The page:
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Leftover rib roast... what to do??

I have a fully cooked 5 lb boneless rib roast that I cooked up for Christmas dinner left over. There was a ton of food! It's just my husband, myself, and two small kids... we can't possibly eat that much in the next couple of days. Is there any way to freeze the roast? Or will it change the texture of the meat? How would it be recooked? Or would that ruin it? Any other suggestions? I'd hate to waste so much food. Thanks!!!

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  1. As to freezing the roast, I have never done so, but it's a better alternative than wasting any portion of it in any way, If you were to freeze it, when you ultimately re-use the roast for another day, I would suggest you completely defrost in the refrigerator, which may take two days, then take out and let stand for a couple of hours before reheating at a low temperature of 215-225* to warm the roast. High heat will affect the temperature/doneness...which would be a shame. i have used this exact method with Pork Loin Roasts with little effect on quality on meats frozen for a short period of time(one week).

    Our family's Beef Roasts were a Rib Eye and a Sirloin Strip for yesterday's festivities...both cooked to medium-rare, taken out at 135 and 130 degrees respectively. Reheating individual portions for later guests......one inch cuts in a fry pan on medium heat for 3. 5 minutes on each side.....warmed each cut up nicely enough without changing the original temperature or texture of the beef...only enough to warm the meat through.

    For leftovers.....the ultimate Roast Beef Sandwich...or French Dip..meat sliced as thin as possible. Other suggestions include julienne slices for salads(Steak or Chef) or atop Ramen Soup bowls with Asian Vegetables.

    2 Replies
    1. re: fourunder

      Yum! In addition to the 5 lb roast we had a 7 lb roast, salmon smoked on the grill, homemade manicotti, meatballs, and a bunch of sides... all this for 15 adults, two of whom are vegetarian! Guess my eyes were bigger than my stomach when I made all of that food! Now I just have to lay off the chocolate and start on that French Dip...

      1. re: cjc519

        cjc,

        I would be happy and honored to be an invited guest to your home anytime.

    2. It's cooked, I assume. I found a recipe for Roast Beef Manana a number of years ago in a California Wine Cookbook. Slice the leftover roast about 1/2 to 3/4 and freeze. Thaw it when you're ready.

      Saute some onions in butter, Add some flour so it will make enough for a basis for a gravy and cook a few minutes. The gravy should cover about half the slice. Add a 1-to-1 ratio of red wine and beef broth and make into a gravy. Add the roast beef slices and heat through, about 3-4 minutes a side. a little Summer Savory and garlic adds a bit of panache. So does a dash of Worcestershire.

      Nice with potatoes and french bread and some type of veg.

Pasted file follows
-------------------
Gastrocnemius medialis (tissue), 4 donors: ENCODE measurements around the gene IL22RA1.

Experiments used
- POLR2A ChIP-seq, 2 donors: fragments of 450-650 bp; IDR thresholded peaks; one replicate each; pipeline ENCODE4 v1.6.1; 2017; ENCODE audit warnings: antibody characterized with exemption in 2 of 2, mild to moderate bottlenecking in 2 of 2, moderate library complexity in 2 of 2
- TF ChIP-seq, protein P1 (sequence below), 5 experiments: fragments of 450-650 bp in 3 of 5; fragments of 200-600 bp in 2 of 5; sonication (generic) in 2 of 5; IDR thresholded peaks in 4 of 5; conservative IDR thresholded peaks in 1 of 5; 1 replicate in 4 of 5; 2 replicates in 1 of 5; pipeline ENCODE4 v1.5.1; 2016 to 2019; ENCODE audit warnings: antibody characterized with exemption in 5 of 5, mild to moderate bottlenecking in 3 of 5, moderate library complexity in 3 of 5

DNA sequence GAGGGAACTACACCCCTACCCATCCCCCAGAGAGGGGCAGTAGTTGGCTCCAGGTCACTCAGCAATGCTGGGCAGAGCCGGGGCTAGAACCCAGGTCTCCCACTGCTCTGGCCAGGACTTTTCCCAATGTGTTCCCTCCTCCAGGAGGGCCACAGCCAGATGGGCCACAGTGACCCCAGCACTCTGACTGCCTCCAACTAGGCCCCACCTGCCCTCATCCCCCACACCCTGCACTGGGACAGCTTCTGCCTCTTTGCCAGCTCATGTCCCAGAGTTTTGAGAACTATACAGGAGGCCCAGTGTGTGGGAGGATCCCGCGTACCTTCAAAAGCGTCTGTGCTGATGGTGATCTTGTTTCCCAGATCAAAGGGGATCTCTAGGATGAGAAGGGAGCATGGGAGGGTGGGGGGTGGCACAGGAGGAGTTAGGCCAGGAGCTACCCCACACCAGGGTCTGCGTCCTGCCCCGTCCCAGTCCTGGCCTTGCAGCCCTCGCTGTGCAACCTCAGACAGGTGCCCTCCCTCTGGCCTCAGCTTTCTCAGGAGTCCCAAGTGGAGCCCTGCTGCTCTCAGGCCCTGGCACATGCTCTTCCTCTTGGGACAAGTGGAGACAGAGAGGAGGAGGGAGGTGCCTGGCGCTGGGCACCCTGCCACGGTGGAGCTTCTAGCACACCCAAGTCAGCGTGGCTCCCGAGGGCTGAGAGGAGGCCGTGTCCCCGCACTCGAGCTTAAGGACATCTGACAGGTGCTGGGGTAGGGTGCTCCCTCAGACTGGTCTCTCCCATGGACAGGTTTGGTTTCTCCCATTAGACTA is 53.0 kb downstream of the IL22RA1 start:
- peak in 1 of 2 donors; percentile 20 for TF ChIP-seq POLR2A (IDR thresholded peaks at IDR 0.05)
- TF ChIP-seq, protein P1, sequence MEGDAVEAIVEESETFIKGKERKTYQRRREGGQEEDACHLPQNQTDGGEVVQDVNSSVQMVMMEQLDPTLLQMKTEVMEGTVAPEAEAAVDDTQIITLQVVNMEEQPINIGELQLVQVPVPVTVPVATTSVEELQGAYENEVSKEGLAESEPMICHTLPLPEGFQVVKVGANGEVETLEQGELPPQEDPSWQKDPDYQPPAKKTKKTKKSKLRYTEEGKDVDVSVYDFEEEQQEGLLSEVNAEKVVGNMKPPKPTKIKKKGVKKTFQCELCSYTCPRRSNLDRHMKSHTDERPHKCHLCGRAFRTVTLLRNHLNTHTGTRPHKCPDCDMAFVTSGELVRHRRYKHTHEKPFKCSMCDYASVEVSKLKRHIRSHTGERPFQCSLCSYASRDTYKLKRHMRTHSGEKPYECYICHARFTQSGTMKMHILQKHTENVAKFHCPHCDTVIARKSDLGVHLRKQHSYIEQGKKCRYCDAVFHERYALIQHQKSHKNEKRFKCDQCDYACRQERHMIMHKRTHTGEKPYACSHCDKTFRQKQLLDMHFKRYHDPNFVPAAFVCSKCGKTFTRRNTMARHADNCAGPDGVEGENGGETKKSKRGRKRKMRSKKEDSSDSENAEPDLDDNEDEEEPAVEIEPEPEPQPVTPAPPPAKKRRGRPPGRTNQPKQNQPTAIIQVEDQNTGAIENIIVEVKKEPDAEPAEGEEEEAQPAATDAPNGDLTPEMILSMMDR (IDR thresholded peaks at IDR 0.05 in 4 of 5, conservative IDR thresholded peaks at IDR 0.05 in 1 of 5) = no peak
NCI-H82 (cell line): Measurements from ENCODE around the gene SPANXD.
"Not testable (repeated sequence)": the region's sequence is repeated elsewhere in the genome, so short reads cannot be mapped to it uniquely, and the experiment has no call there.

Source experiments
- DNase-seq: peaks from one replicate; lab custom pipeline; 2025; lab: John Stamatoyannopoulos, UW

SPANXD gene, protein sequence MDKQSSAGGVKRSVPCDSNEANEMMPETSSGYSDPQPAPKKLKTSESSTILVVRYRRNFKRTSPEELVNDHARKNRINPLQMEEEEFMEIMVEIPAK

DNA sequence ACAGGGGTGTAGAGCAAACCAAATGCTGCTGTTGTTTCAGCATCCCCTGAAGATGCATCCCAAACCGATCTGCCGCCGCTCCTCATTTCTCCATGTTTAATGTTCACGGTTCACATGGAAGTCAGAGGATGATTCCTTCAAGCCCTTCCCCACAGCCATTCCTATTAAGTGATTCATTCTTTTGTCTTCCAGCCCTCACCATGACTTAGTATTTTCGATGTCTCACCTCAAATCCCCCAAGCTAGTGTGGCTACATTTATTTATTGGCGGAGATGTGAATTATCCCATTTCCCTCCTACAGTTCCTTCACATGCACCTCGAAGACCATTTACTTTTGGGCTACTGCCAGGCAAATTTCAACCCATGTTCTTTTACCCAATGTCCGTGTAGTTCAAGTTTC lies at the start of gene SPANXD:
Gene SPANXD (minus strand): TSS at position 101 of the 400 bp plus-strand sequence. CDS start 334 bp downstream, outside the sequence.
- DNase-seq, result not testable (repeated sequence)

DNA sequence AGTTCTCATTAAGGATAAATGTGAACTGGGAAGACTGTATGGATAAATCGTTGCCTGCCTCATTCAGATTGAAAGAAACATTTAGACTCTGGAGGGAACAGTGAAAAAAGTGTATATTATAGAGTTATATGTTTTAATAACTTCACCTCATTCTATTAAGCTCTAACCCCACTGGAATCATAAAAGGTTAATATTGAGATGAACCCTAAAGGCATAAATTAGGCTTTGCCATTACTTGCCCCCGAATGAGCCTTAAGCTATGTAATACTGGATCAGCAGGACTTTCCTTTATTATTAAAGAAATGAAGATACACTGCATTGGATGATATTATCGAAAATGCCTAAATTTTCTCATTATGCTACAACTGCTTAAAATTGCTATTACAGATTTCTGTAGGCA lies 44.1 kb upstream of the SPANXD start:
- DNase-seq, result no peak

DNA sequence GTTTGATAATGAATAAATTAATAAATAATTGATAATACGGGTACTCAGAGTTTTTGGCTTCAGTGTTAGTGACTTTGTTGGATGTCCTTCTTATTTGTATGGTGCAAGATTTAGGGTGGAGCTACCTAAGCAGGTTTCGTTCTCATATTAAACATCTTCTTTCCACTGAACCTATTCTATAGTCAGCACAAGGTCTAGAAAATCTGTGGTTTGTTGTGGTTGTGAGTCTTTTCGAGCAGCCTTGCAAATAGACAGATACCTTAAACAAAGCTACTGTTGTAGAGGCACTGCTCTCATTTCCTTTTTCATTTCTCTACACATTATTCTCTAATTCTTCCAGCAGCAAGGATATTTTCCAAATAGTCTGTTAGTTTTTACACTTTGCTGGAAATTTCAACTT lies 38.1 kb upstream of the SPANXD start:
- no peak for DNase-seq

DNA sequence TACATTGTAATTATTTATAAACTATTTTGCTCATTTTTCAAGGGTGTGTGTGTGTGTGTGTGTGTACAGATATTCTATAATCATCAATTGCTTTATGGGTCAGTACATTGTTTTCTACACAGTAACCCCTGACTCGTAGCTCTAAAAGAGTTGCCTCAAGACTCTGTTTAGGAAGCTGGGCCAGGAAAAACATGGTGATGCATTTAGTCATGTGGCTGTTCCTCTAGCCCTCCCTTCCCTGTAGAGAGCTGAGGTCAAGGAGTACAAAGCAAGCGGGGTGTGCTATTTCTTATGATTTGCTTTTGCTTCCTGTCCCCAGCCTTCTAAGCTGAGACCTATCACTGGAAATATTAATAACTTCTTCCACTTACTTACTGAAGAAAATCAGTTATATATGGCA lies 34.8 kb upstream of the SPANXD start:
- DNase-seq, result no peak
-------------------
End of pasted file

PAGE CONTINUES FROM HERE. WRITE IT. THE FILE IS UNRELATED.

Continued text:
4 Replies
      1. re: FriedClamFanatic

        Cooked it freezes well .My experiance is that special care with the the reheating ,so that it don't become tough and flavorless.One of my favorite reheats is with thin slices at near to room temperature as possible ,then placed between freshly toasted bread then quickly open the sandwich add condiments cheese e.v.o.s&p etc. then close sandwich you dont want to loose the heat.The heat will render the fat and increase the flavor.This is what I'm planning to eat soon.

        1. re: scunge

          Thank you all! It is cooked, so I will slice it and freeze the individual slices. Seems like the trick is to be very careful when reheating. The roast beef recipe sounds really good and easy!

          1. re: cjc519

            obvious recommendation, but make sure you wrap it in foil or plastic wrap so that it does not oxidize/dry out.

            1. re: cjc519

              Yep, and it is very important to let it come to room temp before you quickly sear it or toss it around on a hot skillet a couple of times. Especially if you prefer medium-rare. I'd slice it thinly after you've warmed it.

              Eat it on crusty rolls w/ melted provolone cheese and carmelized onions and a good slather of mayo. Mmmmm.

        2. My English stepfather recalled that in his Edwardian childhood the Sunday "joint" was always returned to the table on Monday with the addition of mashed potatoes, which had been schmeared all over the (partially carved and eaten) roast, browned thus in the oven. This would certainly make all the meat well-done, after the second trip to the oven, but it's an interesting idea.

          1. I often make a "Philly" style "cheese-roast" sandwich when faced with the similar opportunity (I can't call it a dilemma!). Cut the roast as thinly as possible, and lay aside at room temperature whilst you thinly slice, and then fry up, some onions in butter. Once the onions have softened, turn on your broiler, and, taking a portion of baguette to your liking, cut that into halves. Toss the beef with the onions while you search for your favourite cheese (not Cheez-Whiz for this application!). Scoop the beef/onion mix onto each half of bread, top with cheese, and pop under the broiler until it melts. Squash the two halves together (I like to put a small amount of HP sauce on them first, but I'm Canadian..), and enjoy. Goes great on a cold winter night, especially if you have a favourite soup on the side.